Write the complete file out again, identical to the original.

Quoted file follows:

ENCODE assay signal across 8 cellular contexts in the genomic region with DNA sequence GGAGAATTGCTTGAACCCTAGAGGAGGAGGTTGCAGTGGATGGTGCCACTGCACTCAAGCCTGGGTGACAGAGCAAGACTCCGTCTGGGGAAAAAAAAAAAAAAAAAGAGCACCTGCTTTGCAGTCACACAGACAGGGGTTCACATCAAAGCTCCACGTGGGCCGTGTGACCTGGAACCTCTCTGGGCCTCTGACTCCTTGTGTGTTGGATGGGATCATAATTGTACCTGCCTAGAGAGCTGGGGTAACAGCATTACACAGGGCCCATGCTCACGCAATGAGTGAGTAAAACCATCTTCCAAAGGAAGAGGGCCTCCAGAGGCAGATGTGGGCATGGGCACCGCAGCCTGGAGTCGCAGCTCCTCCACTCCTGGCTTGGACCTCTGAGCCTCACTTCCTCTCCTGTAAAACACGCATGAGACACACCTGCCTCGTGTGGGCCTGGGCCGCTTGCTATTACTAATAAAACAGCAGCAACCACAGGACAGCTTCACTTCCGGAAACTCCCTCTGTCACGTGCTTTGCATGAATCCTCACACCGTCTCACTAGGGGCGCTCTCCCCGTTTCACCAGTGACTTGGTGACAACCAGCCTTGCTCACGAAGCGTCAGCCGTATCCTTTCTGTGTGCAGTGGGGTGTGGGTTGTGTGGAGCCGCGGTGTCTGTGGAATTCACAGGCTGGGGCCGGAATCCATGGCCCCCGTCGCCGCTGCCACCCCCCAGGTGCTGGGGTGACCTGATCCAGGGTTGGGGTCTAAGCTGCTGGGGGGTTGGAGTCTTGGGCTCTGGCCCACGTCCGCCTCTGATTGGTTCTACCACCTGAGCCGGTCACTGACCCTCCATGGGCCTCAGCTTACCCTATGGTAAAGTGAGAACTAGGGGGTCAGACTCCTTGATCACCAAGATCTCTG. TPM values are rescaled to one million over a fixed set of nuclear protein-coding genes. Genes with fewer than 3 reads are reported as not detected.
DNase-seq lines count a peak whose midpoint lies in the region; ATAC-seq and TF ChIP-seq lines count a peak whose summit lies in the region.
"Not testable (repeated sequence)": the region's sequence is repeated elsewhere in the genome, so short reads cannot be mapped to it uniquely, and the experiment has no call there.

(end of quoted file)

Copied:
ENCODE assay signal across 8 cellular contexts in the genomic region with DNA sequence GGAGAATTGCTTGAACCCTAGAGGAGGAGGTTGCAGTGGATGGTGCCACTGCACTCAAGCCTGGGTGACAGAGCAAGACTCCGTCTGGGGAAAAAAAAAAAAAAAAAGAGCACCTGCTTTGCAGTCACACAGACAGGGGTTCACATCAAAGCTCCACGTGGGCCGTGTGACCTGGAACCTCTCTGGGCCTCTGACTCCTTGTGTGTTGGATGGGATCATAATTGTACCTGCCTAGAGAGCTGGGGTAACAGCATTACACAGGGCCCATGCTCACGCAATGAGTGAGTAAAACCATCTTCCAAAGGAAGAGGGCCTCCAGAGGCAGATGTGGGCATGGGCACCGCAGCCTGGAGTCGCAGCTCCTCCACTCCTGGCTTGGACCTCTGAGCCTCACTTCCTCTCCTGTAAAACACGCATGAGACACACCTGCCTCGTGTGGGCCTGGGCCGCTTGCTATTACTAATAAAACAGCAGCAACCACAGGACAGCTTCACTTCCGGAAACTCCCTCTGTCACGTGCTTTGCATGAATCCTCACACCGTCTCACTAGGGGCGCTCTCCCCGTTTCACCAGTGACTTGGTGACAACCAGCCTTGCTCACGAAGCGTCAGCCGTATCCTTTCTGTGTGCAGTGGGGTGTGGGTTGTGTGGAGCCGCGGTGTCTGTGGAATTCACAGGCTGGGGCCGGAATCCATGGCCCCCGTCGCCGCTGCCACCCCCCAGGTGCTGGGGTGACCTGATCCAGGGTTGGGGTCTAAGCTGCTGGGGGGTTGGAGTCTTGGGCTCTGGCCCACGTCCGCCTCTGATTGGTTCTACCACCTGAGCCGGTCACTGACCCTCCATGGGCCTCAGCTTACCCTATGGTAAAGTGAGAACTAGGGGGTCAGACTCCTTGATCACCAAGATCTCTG. TPM values are rescaled to one million over a fixed set of nuclear protein-coding genes. Genes with fewer than 3 reads are reported as not detected.
DNase-seq lines count a peak whose midpoint lies in the region; ATAC-seq and TF ChIP-seq lines count a peak whose summit lies in the region.
"Not testable (repeated sequence)": the region's sequence is repeated elsewhere in the genome, so short reads cannot be mapped to it uniquely, and the experiment has no call there.